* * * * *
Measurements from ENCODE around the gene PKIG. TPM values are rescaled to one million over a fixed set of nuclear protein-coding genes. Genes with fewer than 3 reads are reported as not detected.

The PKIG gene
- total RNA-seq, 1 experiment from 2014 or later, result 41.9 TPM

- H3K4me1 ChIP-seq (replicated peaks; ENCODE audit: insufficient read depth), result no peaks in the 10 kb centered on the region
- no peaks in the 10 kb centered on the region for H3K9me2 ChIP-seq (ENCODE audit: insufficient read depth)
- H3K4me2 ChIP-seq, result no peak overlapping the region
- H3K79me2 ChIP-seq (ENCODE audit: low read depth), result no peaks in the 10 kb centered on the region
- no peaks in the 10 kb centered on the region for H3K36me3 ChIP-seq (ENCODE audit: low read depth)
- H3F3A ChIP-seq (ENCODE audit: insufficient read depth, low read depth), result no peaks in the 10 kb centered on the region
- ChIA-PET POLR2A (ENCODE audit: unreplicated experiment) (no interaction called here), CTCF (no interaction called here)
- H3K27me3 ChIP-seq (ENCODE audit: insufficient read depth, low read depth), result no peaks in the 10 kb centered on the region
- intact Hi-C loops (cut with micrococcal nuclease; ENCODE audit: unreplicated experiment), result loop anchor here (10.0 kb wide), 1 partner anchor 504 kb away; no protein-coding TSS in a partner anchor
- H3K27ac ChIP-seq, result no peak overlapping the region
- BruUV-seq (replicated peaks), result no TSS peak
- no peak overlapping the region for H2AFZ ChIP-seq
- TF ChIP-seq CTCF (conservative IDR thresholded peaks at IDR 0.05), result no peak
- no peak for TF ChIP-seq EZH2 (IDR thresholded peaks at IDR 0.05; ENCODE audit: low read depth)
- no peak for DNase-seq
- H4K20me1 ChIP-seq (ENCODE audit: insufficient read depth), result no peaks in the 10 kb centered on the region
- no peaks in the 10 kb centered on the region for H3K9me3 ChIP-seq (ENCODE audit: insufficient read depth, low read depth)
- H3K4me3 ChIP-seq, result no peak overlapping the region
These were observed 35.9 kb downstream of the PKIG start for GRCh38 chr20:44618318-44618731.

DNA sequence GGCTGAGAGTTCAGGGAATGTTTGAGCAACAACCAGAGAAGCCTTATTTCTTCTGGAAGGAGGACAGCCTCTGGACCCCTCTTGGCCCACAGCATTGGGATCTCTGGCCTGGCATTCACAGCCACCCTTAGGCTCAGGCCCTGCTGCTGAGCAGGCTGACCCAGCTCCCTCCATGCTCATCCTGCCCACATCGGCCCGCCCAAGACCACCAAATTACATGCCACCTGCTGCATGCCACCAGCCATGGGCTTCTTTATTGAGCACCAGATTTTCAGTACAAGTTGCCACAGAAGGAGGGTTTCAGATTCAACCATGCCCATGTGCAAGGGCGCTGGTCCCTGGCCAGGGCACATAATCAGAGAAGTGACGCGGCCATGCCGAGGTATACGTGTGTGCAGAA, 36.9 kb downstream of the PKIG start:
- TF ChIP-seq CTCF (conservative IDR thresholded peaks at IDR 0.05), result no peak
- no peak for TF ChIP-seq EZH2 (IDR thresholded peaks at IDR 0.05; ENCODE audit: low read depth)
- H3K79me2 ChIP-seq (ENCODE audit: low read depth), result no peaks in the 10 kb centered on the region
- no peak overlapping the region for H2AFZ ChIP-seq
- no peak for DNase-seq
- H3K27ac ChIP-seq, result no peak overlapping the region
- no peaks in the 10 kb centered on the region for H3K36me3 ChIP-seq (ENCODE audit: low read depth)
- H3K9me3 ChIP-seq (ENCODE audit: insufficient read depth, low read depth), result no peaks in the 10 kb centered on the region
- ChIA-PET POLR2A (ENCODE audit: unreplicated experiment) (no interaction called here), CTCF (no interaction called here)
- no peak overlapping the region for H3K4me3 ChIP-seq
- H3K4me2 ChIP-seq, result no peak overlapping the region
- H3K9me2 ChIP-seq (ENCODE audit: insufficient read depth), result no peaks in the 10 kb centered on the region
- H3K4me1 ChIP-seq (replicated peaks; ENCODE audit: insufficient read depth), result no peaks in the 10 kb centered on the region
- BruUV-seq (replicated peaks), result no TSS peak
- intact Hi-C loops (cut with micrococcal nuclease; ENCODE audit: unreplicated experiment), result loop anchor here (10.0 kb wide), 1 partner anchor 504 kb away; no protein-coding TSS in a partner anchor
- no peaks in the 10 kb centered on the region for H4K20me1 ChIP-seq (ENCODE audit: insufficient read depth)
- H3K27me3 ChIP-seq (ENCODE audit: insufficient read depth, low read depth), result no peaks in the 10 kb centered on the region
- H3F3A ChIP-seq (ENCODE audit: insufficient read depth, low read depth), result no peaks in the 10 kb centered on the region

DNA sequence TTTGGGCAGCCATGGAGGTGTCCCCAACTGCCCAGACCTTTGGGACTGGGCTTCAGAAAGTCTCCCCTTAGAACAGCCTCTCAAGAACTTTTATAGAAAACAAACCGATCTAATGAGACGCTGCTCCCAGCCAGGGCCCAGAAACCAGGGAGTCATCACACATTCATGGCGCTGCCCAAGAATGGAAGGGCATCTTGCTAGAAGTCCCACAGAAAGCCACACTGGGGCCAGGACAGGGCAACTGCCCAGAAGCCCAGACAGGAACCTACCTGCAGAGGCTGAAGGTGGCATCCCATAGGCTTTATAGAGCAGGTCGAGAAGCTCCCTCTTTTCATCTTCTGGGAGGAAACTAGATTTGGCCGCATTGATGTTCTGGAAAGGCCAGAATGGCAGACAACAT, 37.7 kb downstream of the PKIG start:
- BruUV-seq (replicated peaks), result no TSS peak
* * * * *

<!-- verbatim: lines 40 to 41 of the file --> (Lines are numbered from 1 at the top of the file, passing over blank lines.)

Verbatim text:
- H3K27me3 ChIP-seq (ENCODE audit: insufficient read depth, low read depth), result no peaks in the 10 kb centered on the region
- H3F3A ChIP-seq (ENCODE audit: insufficient read depth, low read depth), result no peaks in the 10 kb centered on the region